knowledge | 16 October 2020 |
Fitness and Probity Update - New Pre-Approval Controlled Functions Added to the List
The Central Bank has added three new functions to the list of pre-approval controlled functions (“PCFs”) and has split out PCF-39 Designated Person into six PCF roles aligned to specific managerial functions. The new PCFs comprise PCF-49 Chief Information Officer, which is applicable to all regulated financial service providers (“RFSPs”) except for credit unions, as well as PCF-50 Head of Material Business Line and PCF-51 Head of Market Risk, which apply to banks. RFSPs will need to provide certain confirmations or returns to the Central Bank regarding the additional PCF roles by 16 November 2020.
The core function of the Central Bank’s Fitness and Probity Regime is to ensure that persons in senior positions in RFSPs are competent and capable, honest, ethical and of integrity and financially sound. The regime distinguishes between Controlled Functions (“CFs”) and Pre-Approval Controlled Functions (“PCFs”), which are set out in the Central Bank Reform Act 2010 (Sections 20 and 22) Regulations 2011 (the “2011 Regulations”). While persons in both CFs and PCFs must meet certain standards, a person being appointed to a PCF role must be pre-approved by the Central Bank.
The new PCF roles are set out in the Central Bank Reform Act 2010 (Sections 20 and 22) (Amendment) Regulations 2020 (the “2020 Regulations”), which amend the 2011 Regulations. They follow on from a Notice of Intention which the Central Bank published in February 2020, in which it signalled that it intended to introduce the three new PCF functions, as a result of:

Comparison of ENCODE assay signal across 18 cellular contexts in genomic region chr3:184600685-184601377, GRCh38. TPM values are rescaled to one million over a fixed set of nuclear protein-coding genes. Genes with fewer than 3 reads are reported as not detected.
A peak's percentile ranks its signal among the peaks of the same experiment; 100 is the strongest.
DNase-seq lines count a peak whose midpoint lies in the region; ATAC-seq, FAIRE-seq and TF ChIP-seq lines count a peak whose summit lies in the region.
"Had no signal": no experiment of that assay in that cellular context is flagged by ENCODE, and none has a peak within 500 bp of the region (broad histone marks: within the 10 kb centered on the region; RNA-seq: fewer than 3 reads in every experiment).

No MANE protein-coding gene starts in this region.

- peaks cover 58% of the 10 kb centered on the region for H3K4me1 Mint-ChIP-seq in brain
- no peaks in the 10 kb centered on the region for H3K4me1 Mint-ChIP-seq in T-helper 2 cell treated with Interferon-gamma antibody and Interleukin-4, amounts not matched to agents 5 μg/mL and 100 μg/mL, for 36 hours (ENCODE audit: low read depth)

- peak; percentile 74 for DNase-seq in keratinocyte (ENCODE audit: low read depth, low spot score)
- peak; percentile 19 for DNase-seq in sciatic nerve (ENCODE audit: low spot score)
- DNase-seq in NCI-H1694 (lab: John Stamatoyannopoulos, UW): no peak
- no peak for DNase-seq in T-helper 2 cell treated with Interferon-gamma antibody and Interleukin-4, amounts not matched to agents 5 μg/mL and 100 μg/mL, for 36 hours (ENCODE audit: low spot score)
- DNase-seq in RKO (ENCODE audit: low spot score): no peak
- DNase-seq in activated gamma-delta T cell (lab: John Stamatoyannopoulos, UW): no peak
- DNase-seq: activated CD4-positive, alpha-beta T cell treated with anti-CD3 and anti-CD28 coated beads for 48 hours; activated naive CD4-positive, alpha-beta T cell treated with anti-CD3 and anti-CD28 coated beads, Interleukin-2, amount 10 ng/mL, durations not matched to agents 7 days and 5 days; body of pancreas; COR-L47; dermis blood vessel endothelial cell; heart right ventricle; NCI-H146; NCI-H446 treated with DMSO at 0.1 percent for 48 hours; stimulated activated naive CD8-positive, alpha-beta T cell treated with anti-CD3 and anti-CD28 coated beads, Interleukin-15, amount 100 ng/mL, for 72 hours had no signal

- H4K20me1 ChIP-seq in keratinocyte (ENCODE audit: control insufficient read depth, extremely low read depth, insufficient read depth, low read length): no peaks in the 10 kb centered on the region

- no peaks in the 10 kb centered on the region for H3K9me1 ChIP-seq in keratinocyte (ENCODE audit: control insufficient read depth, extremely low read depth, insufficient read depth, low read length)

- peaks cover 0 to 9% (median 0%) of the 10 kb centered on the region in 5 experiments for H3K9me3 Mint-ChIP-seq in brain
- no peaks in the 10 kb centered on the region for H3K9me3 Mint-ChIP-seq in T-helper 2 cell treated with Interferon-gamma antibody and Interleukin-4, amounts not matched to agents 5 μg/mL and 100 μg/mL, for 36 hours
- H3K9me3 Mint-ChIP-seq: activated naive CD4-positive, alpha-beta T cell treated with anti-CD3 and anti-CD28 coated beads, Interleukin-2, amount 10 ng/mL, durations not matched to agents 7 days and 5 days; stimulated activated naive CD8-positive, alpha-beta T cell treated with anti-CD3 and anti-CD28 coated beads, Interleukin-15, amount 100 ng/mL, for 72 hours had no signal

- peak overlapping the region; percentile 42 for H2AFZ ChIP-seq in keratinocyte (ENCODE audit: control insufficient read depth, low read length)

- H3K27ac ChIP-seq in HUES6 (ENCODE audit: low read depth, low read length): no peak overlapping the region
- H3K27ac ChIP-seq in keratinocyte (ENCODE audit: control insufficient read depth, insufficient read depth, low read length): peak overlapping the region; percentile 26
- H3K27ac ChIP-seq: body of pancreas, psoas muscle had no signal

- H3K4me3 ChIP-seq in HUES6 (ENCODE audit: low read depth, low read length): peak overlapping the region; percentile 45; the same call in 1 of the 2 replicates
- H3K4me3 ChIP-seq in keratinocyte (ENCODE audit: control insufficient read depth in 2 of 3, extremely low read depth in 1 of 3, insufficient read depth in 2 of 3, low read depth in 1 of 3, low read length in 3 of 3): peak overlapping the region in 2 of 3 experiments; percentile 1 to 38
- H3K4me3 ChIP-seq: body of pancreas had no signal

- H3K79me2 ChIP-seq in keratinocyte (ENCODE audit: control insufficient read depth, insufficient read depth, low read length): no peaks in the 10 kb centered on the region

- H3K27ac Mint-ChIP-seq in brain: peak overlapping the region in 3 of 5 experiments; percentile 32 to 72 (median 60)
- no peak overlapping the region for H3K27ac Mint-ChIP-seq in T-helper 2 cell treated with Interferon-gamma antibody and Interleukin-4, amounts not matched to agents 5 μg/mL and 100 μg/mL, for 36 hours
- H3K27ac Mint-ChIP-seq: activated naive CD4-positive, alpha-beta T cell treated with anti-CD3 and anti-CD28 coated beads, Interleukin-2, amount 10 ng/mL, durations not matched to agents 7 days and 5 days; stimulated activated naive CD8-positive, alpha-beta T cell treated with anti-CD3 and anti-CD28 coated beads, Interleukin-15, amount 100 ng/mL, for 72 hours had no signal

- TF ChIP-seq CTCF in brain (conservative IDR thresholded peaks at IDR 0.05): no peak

- the increasing importance of, and reliance on, information technology within regulated financial service providers, and
- the changing landscape of the banking sector in Ireland due to Brexit, including the entry / expansion of investment banks / broker-dealer firms with significant capital markets activity.
The Central Bank also indicated that it intended to split “PCF-39 – Designated Person” into six separate PCF roles, to reflect the specific managerial functions set out in the Central Bank’s UCITS Regulations, the Central Bank’s AIF Rulebook requirements and the Central Bank’s Fund Management Companies – Guidance 2016.
The new PCF-49 Chief Information Officer is applicable to nearly all RFSPs, whereas PCF-50 Head of Material Business Line and PCF-51 Head of Market Risk are only applicable to credit institutions within the meaning of the Capital Requirements Regulation. The six PCF roles which replace the previous PCF-39 – Designated Person are set out at PCF-39A – 39F of the 2020 Regulations and are relevant to Asset Managers.
The Central Bank has also published updated FAQs on the new roles. Significantly, according to those FAQ, where an RFSP/credit institution does not currently have an individual performing one of the new PCF roles, it is not required to create one in order to comply with its obligations under the Fitness & Probity Regime. It must, however, review its existing functions to determine whether they would in substance meet any of the new PCF roles set out in the 2020 Regulations.
PCF-49 Chief Information Officer (general)
The role of PCF-49 Chief Information Officer will typically apply to the most senior individual with responsibility for information technology matters and who is able to exercise a significant influence on the conduct of the relevant RFSP’s affairs.
According to the Central Bank, it expects the Chief Information Officer role to apply where:
- an RFSP has a PRISM impact rating of High or Medium High; or